Off Greenland’s shores, the US Geological Survey estimates there could be 17.5 billion undiscovered barrels of oil and 148 trillion cubic feet of natural gas, though the remote location and harsh weather have limited exploration. Around the Arctic Circle, there’s potential for 90 billion barrels of oil.
Only 14 offshore wells were drilled in the past 40 years, according to S&P Global Analytics. So far, no oil in exploitable quantities has been found.
“It’s very speculative, but in theory they could have a lot of oil,” said Michael Lynch, president of Strategic Energy & Economic Research Inc. “It’s perceived as being the new Alaska, where the old Alaska was thought to be worthless and turned out to have huge reserves. And it’s one of the few places on Earth that’s lightly populated, and it’s close to the US“
Michael Byers, an Arctic expert at the University of British Columbia, suggests there are better approaches for Washington than the politically awkward suggestion of purchasing Greenland.
“There’s no security concern that would be dealt with better if Greenland became a part of the United States. It’s part of the NATO alliance,” he said. “As for resources, Greenland is open to foreign investment. Arctic resources are expensive and that is why there is not more activity taking place. That’s the barrier. It’s not about Greenland restricting access.”
That’s been the approach taken by China, which has had mixed success. Greenland officials have visited China to look for investors but Beijing’s interest also has provoked political unease.
In 2016, Denmark reversed plans to sell Groennedal, a former US naval base that the Danish military had used as its command center for Greenland after a Hong Kong company, General Nice Group, emerged as a bidder, according to defensewatch.dk, a Danish news outlet.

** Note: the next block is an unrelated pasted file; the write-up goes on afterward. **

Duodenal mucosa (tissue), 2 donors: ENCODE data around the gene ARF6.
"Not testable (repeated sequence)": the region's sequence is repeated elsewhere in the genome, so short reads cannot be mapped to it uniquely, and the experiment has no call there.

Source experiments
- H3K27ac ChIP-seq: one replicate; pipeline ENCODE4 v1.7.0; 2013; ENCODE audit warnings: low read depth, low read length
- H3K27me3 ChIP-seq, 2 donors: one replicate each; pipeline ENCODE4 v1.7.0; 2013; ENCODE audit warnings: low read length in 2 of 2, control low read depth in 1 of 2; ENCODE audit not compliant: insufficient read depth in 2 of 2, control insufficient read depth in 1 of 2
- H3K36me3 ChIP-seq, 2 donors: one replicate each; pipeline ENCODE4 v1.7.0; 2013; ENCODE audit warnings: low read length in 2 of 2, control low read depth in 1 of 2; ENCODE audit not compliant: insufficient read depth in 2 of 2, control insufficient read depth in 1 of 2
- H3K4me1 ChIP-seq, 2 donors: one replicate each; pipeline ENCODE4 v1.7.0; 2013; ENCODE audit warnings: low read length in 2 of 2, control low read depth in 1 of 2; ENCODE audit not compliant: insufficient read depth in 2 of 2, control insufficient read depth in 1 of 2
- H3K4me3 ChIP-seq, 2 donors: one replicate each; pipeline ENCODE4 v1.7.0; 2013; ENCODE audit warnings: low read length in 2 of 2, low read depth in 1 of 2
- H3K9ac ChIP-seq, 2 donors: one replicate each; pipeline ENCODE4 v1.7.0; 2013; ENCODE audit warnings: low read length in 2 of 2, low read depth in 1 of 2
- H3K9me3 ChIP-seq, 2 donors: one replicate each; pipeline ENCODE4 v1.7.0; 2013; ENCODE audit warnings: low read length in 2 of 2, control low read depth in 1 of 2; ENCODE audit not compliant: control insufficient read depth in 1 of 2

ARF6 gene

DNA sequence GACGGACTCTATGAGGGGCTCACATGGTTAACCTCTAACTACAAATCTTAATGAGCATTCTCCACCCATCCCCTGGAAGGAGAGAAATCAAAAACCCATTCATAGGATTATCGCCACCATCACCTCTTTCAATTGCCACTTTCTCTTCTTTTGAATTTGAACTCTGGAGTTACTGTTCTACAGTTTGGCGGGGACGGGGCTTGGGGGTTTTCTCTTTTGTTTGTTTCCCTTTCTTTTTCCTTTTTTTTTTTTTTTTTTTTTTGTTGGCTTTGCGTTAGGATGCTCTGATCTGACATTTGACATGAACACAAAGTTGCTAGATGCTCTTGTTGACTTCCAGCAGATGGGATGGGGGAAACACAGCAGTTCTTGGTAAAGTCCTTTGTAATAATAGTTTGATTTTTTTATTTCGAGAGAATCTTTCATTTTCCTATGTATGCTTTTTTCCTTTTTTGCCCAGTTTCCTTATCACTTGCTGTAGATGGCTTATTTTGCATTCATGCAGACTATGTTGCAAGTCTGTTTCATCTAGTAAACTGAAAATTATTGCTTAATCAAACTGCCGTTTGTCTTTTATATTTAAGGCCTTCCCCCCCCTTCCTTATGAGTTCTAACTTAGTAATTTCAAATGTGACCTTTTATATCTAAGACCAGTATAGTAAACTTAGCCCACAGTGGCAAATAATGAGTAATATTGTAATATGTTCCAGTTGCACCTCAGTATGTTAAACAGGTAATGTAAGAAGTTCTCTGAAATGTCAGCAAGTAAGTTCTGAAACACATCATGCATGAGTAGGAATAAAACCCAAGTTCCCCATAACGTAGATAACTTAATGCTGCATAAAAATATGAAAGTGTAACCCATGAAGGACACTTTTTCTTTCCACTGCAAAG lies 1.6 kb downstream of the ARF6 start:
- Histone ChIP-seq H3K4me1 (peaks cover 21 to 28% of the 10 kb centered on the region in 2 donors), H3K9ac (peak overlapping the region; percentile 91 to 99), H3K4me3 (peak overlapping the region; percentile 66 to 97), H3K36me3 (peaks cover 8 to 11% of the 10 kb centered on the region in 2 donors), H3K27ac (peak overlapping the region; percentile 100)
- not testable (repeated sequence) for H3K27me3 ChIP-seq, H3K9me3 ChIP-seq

Last year, then-US Defense Secretary James Mattis successfully pressured Denmark not to let China bankroll three commercial airports on Greenland, over fears they could give Beijing a military foothold near Canada, The Wall Street Journal reported.
Beijing’s biggest Greenland-related investment to date is an ownership stake by a Chinese company in Australia-based Greenland Minerals Ltd., which plans to mine rare earths and uranium.
“People talk about China, but China can access Arctic resources through foreign investment,” Byers said. “And foreign investment is a lot cheaper than trying to conquer something.”


INTERVIEW: ‘A rule for life — don’t lose money’

Updated 17 November 2019

INTERVIEW: ‘A rule for life — don’t lose money’

  • The Blackstone co-founder talks about his career at the top of the financial tree — and Saudi Arabia’s ambitious transformation plans

DUBAI: I must confess I was a little nervous about telling Stephen Schwarzman, co-founder and CEO of the gigantic financial group Blackstone, that I had not read every single word of his recently published book “What is Takes — Lessons in the Pursuit of Excellence.”